Last fall, the church organized a volunteer cleanup day that was to involve 15 or 20 people. They canceled the plan once Koberoski heard about it and said he wouldn't allow more than two or three people there at a time, said pastor Kaderbhai.

But an effective cleanup of the site will require heavy equipment and more than a few people, Kaderbhai said.

Plan called 'too ambitious'

Yates' vision for the cemetery, including the removal of trees, is "way too ambitious for what this group is willing to do. They're willing to keep it clear and have some kind of acknowledgment of who is buried there," Kaderbhai said.

The pastor said casting a different vision for the future is part of his ministry, but so is respecting the traditions of his flock.

"Tradition is not so strong that it suffocates us but strong enough that you're dragging this weight behind you," he said.

Yates has learned there was a serious cleanup effort in the 1980s, but she found little before or since.

Legal rights to access

It is clear that the church has a right to access the cemetery.

Steven Sunde, a St. James attorney, looked into cemetery laws at the request of a relative of a person buried in the cemetery. He found the original deed for the cemetery includes a right of entry, called an easement.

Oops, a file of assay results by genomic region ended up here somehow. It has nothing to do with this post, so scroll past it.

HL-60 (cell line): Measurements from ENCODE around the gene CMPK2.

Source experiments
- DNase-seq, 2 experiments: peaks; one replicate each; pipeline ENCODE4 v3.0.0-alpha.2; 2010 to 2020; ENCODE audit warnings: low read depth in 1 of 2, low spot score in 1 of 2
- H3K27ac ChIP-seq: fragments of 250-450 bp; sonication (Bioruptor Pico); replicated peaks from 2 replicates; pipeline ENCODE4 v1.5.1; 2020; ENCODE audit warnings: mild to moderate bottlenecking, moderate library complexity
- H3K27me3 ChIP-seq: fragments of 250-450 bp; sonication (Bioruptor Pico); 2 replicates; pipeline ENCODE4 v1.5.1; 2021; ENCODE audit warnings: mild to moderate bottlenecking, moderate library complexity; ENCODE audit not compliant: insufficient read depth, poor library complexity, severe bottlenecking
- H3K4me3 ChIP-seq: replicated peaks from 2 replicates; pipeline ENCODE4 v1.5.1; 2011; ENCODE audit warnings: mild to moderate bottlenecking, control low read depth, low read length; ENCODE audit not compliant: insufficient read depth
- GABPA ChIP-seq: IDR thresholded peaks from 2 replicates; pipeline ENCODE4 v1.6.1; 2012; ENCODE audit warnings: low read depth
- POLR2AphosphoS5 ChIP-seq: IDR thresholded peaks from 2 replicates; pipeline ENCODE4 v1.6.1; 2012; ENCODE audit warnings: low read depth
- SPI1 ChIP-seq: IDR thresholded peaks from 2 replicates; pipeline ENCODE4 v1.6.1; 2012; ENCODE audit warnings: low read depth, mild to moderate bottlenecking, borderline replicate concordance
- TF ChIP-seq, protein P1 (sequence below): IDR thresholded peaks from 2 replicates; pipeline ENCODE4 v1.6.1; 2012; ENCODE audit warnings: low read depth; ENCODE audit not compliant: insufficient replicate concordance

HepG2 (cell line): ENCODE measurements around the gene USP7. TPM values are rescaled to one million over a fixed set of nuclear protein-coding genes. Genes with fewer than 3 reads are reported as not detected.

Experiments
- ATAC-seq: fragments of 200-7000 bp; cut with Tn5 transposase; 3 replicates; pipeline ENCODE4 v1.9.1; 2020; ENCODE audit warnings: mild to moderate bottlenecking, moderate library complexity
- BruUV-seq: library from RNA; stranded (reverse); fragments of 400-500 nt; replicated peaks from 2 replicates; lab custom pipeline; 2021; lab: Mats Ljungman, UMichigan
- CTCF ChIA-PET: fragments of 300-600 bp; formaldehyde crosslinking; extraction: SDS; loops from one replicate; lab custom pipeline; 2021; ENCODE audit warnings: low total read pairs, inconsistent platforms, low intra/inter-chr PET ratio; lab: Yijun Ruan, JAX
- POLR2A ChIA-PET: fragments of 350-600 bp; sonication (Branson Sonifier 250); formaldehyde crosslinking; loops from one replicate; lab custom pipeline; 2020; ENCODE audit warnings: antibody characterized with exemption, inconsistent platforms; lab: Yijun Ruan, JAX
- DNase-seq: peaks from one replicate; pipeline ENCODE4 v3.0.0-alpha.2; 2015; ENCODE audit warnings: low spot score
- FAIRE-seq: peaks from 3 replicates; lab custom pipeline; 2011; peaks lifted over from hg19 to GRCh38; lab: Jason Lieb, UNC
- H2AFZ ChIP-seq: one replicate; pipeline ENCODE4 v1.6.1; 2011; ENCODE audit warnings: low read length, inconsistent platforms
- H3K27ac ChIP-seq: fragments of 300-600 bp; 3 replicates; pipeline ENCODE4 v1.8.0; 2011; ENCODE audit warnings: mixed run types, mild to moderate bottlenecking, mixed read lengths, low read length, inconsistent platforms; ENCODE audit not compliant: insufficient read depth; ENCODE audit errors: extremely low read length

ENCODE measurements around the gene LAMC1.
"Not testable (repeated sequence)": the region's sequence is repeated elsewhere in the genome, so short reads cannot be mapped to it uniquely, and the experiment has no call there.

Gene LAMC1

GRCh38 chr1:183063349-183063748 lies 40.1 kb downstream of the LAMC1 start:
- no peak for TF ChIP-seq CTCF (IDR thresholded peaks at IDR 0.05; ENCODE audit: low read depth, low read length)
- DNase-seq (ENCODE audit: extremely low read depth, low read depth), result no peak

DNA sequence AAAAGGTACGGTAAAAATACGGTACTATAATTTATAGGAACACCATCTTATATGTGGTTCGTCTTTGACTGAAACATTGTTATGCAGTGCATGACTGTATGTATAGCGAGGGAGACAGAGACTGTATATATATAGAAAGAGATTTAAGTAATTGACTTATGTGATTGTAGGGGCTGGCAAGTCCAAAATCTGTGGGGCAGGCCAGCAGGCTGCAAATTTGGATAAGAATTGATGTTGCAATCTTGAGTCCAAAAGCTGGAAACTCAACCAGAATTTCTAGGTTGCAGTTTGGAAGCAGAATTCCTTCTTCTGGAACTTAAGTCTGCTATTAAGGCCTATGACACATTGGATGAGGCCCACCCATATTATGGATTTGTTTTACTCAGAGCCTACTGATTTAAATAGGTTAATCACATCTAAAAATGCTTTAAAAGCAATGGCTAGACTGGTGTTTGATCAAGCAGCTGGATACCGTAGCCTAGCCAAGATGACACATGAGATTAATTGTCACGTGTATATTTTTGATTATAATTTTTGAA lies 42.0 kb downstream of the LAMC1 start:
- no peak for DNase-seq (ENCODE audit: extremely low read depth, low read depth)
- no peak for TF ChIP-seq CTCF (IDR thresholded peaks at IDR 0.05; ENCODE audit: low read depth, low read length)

There's also a common-law right for landowners to cross private property if it's necessary to access their land. This right would apply to the church and people visiting family members in the cemetery, but that right would be a bit more hazy for a curious member of the public, he said.

Furthermore, it would be a felony for a landowner to destroy a cemetery and a gross misdemeanor to remove monuments.

Though the pastor is an advocate for fixing the cemetery, it's not clear how many of his parishioners share his thinking. Kaderbhai said this is the first time he's preached in a small town, and he's learned about some of the politics that come along with it.

"The problem — I shouldn't say problem — is that they're more timid about things," he said, adding that their hearts are in the right place.

"There's no doubt that people want to do something about it," he said. "I guess they're just stymied as to how to go forward."

Untold stories of the buried

Money has been another barrier.

"We can barely keep our cemetery in shape," Kaderbhai said, though even he's not satisfied with that explanation.

"I always hate it when money becomes the obstacle to doing what is right," he said.

Yates knows her work will be complicated by a move. But she's not ready to give up. With summer comes a new opportunity to restore the cemetery.

The same difficulties remain, but the cemetery, and the stories of the people buried there, have something of a pull on her.

One was a baby girl named Henrietta Gerlinger, whose father was the first postman in town. After she died, her father moved to South Dakota, providing a good example of how families can lose track of their ancestors, Yates said.

"She had no family to move her, so I know she's still out there."